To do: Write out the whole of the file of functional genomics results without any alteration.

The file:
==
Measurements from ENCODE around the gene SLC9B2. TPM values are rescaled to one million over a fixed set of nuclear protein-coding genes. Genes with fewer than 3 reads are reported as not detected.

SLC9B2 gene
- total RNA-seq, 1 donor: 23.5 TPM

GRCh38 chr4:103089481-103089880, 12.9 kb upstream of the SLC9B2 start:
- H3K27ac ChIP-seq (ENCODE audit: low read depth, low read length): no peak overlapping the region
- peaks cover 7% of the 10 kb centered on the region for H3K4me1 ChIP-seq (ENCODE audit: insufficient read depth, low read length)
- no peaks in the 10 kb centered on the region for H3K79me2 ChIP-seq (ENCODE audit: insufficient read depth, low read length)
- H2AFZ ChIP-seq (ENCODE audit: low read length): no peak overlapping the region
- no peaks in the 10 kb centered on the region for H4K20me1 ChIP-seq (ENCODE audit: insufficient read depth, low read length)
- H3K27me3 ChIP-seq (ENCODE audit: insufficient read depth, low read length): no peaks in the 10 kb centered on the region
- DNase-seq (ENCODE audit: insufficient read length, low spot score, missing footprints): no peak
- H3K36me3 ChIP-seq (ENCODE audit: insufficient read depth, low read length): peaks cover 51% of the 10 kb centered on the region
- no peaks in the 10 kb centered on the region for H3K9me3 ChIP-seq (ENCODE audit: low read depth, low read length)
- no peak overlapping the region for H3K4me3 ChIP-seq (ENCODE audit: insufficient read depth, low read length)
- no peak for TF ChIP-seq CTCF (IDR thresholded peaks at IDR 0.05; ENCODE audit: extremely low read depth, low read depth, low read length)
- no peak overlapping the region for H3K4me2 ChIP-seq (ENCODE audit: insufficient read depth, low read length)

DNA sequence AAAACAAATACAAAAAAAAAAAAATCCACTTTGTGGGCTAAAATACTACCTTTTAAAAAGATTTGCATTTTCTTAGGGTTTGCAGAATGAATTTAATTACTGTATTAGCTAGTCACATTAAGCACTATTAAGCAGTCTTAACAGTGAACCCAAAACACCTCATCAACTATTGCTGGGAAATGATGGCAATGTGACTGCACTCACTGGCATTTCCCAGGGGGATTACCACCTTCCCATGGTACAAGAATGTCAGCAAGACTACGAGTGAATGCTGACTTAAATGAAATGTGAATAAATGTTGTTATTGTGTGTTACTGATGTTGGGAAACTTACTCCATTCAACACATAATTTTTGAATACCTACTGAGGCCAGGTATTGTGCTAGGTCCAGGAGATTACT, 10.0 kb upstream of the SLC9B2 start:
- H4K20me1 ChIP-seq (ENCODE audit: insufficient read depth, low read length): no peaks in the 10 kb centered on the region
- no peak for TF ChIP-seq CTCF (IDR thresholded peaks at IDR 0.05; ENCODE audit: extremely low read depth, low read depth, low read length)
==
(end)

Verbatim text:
Measurements from ENCODE around the gene SLC9B2. TPM values are rescaled to one million over a fixed set of nuclear protein-coding genes. Genes with fewer than 3 reads are reported as not detected.

SLC9B2 gene
- total RNA-seq, 1 donor: 23.5 TPM

GRCh38 chr4:103089481-103089880, 12.9 kb upstream of the SLC9B2 start:
- H3K27ac ChIP-seq (ENCODE audit: low read depth, low read length): no peak overlapping the region
- peaks cover 7% of the 10 kb centered on the region for H3K4me1 ChIP-seq (ENCODE audit: insufficient read depth, low read length)
- no peaks in the 10 kb centered on the region for H3K79me2 ChIP-seq (ENCODE audit: insufficient read depth, low read length)
- H2AFZ ChIP-seq (ENCODE audit: low read length): no peak overlapping the region
- no peaks in the 10 kb centered on the region for H4K20me1 ChIP-seq (ENCODE audit: insufficient read depth, low read length)
- H3K27me3 ChIP-seq (ENCODE audit: insufficient read depth, low read length): no peaks in the 10 kb centered on the region
- DNase-seq (ENCODE audit: insufficient read length, low spot score, missing footprints): no peak
- H3K36me3 ChIP-seq (ENCODE audit: insufficient read depth, low read length): peaks cover 51% of the 10 kb centered on the region
- no peaks in the 10 kb centered on the region for H3K9me3 ChIP-seq (ENCODE audit: low read depth, low read length)
- no peak overlapping the region for H3K4me3 ChIP-seq (ENCODE audit: insufficient read depth, low read length)
- no peak for TF ChIP-seq CTCF (IDR thresholded peaks at IDR 0.05; ENCODE audit: extremely low read depth, low read depth, low read length)
- no peak overlapping the region for H3K4me2 ChIP-seq (ENCODE audit: insufficient read depth, low read length)

DNA sequence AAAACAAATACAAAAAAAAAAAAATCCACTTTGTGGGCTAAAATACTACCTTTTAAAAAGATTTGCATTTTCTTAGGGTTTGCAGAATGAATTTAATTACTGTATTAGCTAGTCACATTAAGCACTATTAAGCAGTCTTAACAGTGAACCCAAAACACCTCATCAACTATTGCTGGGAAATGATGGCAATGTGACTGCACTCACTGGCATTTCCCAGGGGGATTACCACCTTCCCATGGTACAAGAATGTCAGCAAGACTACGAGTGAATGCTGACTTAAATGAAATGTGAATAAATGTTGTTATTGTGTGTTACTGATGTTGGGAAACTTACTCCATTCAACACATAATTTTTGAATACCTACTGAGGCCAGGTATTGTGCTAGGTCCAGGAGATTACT, 10.0 kb upstream of the SLC9B2 start:
- H4K20me1 ChIP-seq (ENCODE audit: insufficient read depth, low read length): no peaks in the 10 kb centered on the region
- no peak for TF ChIP-seq CTCF (IDR thresholded peaks at IDR 0.05; ENCODE audit: extremely low read depth, low read depth, low read length)